Climate risk is, among others, a financial risk () that however is very difficult to quantify and it requires alternative data and ML. There are, for example, no standardized environment-related disclosures from the different companies active in the market. Namely, there are companies that are taking into account climate risk in their business model, risk management and are reporting past incurred losses, future strategies, possible opportunities etc. while others are still silent about the topic or just mention possible future plans.
These information is scattered in a plethora of documents as the annual/financial statement, management letters etc. The Bloomberg terminal offers relevant information about this topic with the climate-related analysis. In particular many companies are scored with the field “ENVIRON_DISCLOSURE_SCORE” from zero to hundred (lowest to highest transparency). A starting point could be the preparation of a corpus of documents from Bloomberg for the scored companies. For each one at least the last financial statement, annual report has to be downloaded; the Bloomberg function DSCO <GO> shows the different possible documents to be used (we assume an API can be used, in case of issues let us know). Once the corpus is prepared it has to be loaded as usual by tokens, bag of words/TF-IDTF in python (e.g. [2-3]). A first step consists in performing an unsupervised analysis as the SVD (or similar algorithms) for the purpose of a latent semantic analysis. A second step is the application of the “word2vec” (or sent2vec) analysis of the documents to give still a vector representation of the content but with additional advantages as “semantic” similarity. An important result to achieve is already the descriptive analysis of the distribution of words/scores per topics for the companies with highest disclosure scores vs those with lower ones. Therefore (third step) supervised learning algorithms can be trained to reproduce Bloomberg’s environment score on the calibration sample. Different types of algorithms can be tested (whatever from random forests/boosted decision trees, NN, etc) together with the relative performance analysis. The use of the vector embedding (e.g. word2vec) is needed, moreover, to identify groups of specific key sentences, words, grams that are particularly meaningful in the text analysis for climate related disclosures. Namely, even among the highest scored companies there are different semantic contents that we want to learn to distinguish. The simplest possibility is the K-means algorithm (along the dimensions most relevant for “climate topics”). However, it is very well known that this classification strongly depends on the notion of distance used. For the purpose of improving/challenging this, a list (subsample) of “similar and dissimilar” companies will be provided and based on experts’ domain knowledge. Therefore, the algorithm GMML in  can be launched by the use of the additional coarse information (“similar vs dissimilar”) to train a metric on the specific data sample. The aforementioned algorithm is not the sole for metric learning, but has the following interesting advantages: a) It is an example of solvable non convex 1 optimization; b) It has a good computation time performance. The presentation of the results for the two algorithms, standard K-means vs K-means with GMML, is the successful completion of this part of project. Clearly, this is not a full schedule and possible alternative/creative solutions can be discussed around the same topics.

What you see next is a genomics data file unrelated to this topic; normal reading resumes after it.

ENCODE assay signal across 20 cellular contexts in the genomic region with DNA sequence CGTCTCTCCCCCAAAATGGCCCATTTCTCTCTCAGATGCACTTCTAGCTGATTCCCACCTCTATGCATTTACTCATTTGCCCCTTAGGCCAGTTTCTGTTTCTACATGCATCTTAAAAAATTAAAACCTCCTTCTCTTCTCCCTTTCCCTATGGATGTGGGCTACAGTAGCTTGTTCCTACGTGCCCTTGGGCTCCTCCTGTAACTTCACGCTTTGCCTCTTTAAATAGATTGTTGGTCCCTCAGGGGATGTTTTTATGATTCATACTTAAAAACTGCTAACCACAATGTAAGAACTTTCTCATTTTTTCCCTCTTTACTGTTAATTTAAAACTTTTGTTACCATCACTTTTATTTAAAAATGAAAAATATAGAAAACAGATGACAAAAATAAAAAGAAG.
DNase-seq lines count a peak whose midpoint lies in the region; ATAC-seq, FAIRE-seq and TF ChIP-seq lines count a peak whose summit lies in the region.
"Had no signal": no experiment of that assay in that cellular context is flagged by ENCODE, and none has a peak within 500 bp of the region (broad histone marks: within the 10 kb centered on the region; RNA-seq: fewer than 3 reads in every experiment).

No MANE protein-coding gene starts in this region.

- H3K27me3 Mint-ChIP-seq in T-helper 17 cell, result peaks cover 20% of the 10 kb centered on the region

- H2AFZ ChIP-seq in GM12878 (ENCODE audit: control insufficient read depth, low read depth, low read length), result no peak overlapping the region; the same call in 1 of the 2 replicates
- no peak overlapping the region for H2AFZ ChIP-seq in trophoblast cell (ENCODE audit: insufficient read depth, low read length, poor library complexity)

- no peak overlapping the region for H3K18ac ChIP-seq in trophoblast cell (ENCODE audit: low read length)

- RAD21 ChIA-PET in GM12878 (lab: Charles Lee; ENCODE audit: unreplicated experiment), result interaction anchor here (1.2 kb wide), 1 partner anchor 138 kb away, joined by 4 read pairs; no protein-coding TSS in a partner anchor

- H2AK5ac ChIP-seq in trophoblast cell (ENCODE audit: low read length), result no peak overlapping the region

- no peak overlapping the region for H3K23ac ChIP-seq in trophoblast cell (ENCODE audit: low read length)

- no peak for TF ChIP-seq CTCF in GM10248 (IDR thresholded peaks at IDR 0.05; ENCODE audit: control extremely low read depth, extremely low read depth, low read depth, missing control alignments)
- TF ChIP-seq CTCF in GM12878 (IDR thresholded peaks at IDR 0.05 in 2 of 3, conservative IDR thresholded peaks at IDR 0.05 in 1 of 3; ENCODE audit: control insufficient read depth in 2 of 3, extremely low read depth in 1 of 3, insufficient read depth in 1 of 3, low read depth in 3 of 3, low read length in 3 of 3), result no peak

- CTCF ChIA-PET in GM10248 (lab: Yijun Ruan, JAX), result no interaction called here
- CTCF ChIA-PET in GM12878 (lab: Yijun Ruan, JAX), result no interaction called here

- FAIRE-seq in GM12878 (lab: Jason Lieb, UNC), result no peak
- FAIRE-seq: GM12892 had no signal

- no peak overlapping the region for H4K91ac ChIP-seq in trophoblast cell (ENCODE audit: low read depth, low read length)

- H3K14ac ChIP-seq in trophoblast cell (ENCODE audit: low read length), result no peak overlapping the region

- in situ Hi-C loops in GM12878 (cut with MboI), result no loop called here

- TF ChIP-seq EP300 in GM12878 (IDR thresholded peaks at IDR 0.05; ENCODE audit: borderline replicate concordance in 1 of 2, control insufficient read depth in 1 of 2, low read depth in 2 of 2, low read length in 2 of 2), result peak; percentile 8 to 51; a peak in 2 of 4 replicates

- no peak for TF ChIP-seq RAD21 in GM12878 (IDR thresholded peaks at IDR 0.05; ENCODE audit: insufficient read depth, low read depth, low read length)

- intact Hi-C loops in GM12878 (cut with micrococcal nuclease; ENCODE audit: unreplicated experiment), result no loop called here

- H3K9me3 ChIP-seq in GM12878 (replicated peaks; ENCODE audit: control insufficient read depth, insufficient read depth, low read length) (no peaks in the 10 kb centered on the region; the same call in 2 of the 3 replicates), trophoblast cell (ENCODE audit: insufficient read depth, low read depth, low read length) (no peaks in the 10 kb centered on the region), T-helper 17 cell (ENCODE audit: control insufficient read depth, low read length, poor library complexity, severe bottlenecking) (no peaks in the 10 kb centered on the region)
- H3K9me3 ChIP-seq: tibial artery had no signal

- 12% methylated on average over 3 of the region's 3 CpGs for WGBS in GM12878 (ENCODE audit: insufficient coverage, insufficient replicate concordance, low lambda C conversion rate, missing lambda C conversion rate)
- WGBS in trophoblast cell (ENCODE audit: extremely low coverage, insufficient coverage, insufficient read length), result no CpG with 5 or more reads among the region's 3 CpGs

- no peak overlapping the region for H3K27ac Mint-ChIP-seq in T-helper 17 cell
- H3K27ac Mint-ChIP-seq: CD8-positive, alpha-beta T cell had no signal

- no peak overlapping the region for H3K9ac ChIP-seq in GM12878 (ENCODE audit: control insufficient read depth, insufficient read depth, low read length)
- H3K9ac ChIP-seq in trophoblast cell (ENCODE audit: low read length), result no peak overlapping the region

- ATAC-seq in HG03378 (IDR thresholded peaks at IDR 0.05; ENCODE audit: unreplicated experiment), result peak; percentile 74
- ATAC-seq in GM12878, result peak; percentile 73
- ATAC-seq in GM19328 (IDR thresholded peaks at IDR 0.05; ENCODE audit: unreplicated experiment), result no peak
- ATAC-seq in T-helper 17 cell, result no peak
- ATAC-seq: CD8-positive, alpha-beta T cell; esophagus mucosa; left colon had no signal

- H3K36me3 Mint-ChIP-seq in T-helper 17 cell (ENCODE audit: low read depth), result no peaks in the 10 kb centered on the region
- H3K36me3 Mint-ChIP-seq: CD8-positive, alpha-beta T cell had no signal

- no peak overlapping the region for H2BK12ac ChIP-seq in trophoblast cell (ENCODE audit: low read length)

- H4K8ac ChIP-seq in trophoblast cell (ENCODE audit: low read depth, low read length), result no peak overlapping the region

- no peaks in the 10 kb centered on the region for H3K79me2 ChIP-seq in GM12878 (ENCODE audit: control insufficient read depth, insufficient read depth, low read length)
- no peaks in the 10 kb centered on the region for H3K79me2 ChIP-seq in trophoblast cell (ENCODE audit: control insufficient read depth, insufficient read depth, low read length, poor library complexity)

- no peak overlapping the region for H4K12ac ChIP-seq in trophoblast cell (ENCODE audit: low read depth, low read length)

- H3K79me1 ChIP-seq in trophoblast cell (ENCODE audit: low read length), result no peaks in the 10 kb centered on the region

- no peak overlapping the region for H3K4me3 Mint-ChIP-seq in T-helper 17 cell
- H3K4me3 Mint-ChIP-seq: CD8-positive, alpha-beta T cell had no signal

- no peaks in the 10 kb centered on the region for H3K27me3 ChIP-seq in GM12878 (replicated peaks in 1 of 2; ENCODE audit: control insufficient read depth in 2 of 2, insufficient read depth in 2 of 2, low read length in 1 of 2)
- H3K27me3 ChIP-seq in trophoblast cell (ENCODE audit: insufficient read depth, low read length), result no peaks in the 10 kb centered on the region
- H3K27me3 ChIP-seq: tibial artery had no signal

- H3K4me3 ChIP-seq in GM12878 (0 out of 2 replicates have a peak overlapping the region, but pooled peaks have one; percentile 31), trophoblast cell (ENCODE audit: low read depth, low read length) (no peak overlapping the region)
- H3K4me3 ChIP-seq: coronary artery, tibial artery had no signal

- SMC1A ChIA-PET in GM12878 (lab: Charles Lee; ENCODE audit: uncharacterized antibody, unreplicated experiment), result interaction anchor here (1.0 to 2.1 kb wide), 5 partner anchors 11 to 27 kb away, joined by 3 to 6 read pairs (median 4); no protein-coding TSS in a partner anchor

Direct Supervisor: Ali Hirsa
Position Dates: 6/1/2020 - 8/31/2020
Hours per Week: 20-40
Eligibility: SEAS only